Articles | Volume 18, issue 7
Clim. Past, 18, 1563–1577, 2022
https://doi.org/10.5194/cp-18-1563-2022

Special issue: Oldest Ice: finding and interpreting climate proxies in ice...

Clim. Past, 18, 1563–1577, 2022
https://doi.org/10.5194/cp-18-1563-2022
Research article
 | Highlight paper
07 Jul 2022
Research article  | Highlight paper | 07 Jul 2022

Stratigraphic templates for ice core records of the past 1.5 Myr

Eric W. Wolff et al.

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Interactive discussion

Status: closed

Comment types: AC – author | RC – referee | CC – community | EC – editor | CEC – chief editor | : Report abuse
  • RC1: 'Comment on cp-2022-2', Anonymous Referee #1, 07 Feb 2022
  • RC2: 'Comment on cp-2022-2', Lorraine Lisiecki, 08 Mar 2022
  • RC3: 'Review of “Stratigraphic templates for ice core records of the past 1.5 million years” by Eric Wolff et al.', Anonymous Referee #3, 15 Mar 2022
  • RC4: 'Comment on cp-2022-2', Anonymous Referee #4, 22 Mar 2022

Peer review completion

AR: Author's response | RR: Referee report | ED: Editor decision
ED: Reconsider after major revisions (02 May 2022) by Denis-Didier Rousseau
AR by Eric Wolff on behalf of the Authors (21 May 2022)  Author's response    Author's tracked changes    Manuscript
ED: Publish subject to technical corrections (02 Jun 2022) by Denis-Didier Rousseau
AR by Eric Wolff on behalf of the Authors (15 Jun 2022)  Author's response    Manuscript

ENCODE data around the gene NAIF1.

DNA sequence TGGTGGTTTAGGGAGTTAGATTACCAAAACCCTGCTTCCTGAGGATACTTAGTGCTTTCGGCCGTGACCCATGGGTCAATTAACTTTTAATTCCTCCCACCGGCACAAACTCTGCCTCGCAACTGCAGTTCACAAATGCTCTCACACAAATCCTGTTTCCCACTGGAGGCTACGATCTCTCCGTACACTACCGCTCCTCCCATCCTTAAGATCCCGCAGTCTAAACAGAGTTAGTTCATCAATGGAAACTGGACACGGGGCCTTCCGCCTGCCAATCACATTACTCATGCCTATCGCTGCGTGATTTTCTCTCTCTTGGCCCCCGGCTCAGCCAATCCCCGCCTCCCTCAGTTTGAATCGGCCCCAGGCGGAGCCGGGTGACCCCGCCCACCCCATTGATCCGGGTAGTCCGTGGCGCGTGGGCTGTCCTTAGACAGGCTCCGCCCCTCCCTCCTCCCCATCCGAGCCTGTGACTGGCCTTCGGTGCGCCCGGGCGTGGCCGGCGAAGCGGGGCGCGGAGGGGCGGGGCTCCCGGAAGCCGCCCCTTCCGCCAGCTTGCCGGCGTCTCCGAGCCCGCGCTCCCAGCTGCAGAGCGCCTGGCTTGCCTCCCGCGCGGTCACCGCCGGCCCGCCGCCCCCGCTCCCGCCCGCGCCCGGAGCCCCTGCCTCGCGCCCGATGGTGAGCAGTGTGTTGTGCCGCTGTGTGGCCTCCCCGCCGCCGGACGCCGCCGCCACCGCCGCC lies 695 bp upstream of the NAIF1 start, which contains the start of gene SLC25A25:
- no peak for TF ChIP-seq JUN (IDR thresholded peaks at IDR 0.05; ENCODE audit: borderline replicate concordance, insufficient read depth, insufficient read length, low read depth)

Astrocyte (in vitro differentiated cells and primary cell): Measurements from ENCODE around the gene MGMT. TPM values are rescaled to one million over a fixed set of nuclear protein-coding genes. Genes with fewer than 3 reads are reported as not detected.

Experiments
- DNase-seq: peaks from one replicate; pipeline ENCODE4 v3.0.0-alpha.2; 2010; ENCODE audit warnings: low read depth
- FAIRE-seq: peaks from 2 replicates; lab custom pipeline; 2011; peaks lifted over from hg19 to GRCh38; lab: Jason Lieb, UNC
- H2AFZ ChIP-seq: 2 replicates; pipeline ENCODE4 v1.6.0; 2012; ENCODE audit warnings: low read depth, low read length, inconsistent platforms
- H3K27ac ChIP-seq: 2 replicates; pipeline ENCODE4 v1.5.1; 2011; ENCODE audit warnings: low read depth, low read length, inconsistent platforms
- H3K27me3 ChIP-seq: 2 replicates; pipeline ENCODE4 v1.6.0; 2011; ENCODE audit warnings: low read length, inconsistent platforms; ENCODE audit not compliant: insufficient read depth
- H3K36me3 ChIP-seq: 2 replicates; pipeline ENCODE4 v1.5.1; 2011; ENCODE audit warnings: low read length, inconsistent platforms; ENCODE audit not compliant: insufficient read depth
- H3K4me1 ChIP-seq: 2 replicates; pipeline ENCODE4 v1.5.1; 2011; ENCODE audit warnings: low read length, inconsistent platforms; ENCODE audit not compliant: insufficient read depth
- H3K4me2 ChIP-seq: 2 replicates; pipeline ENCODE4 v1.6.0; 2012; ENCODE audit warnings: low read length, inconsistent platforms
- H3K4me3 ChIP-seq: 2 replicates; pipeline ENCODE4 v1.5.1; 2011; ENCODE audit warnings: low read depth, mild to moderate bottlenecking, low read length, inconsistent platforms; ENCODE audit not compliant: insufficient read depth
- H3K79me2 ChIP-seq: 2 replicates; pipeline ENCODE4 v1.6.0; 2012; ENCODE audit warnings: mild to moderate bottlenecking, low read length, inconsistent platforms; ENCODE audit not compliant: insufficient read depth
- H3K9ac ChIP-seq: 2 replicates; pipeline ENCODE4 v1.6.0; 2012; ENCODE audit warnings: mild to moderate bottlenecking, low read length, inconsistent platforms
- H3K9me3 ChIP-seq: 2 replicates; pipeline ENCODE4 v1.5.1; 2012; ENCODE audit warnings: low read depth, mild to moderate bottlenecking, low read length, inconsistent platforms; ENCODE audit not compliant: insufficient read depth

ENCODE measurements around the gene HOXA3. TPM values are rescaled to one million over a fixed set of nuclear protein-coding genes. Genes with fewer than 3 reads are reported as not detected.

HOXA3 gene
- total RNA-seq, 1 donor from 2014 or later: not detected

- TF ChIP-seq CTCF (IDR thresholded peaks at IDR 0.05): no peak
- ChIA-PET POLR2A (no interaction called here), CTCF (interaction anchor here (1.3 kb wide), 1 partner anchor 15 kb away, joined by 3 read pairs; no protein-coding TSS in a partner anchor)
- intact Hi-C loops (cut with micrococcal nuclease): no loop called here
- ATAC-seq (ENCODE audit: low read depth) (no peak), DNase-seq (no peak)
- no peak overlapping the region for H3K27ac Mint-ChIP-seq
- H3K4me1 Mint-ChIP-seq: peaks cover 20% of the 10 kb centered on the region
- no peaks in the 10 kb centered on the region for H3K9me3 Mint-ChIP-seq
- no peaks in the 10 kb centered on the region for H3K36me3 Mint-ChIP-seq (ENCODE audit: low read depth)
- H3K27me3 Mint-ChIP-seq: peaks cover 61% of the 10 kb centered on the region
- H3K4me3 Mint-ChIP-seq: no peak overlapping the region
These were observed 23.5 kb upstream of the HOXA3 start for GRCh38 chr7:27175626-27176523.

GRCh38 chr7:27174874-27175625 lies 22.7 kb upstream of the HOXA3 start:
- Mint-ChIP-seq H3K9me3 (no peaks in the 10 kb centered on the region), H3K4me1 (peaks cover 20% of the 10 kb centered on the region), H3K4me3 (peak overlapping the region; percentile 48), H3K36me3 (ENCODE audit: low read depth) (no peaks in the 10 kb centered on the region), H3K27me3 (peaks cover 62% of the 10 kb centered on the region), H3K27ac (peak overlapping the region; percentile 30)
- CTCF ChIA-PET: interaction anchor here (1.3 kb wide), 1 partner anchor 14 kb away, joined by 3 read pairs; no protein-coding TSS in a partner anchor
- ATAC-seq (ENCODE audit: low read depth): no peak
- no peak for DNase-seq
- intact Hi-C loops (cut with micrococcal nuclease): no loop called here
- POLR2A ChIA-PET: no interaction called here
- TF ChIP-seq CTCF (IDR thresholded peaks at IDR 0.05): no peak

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Co-editor-in-chief
Reviewer 2 of that paper made a clear statement about that paper which can be used at the present level. "This manuscript’s goal is to provide recommendations for how best to develop age models for new ice cores that are anticipated to retrieve ice from 0.8-1.5 Myr ago. As significant resources are being invested to retrieve this ice, the thoughtful advance planning for the creation of these age models is commendable. In proposing specific age modeling strategies, the manuscript also generates useful hypotheses about the types of climate responses that are expected to be found in the new ice cores."
Short summary
Projects are underway to drill ice cores in Antarctica reaching 1.5 Myr back in time. Dating such cores will be challenging. One method is to match records from the new core against datasets from existing marine sediment cores. Here we explore the options for doing this and assess how well the ice and marine records match over the existing 800 000-year time period. We are able to recommend a strategy for using marine data to place an age scale on the new ice cores.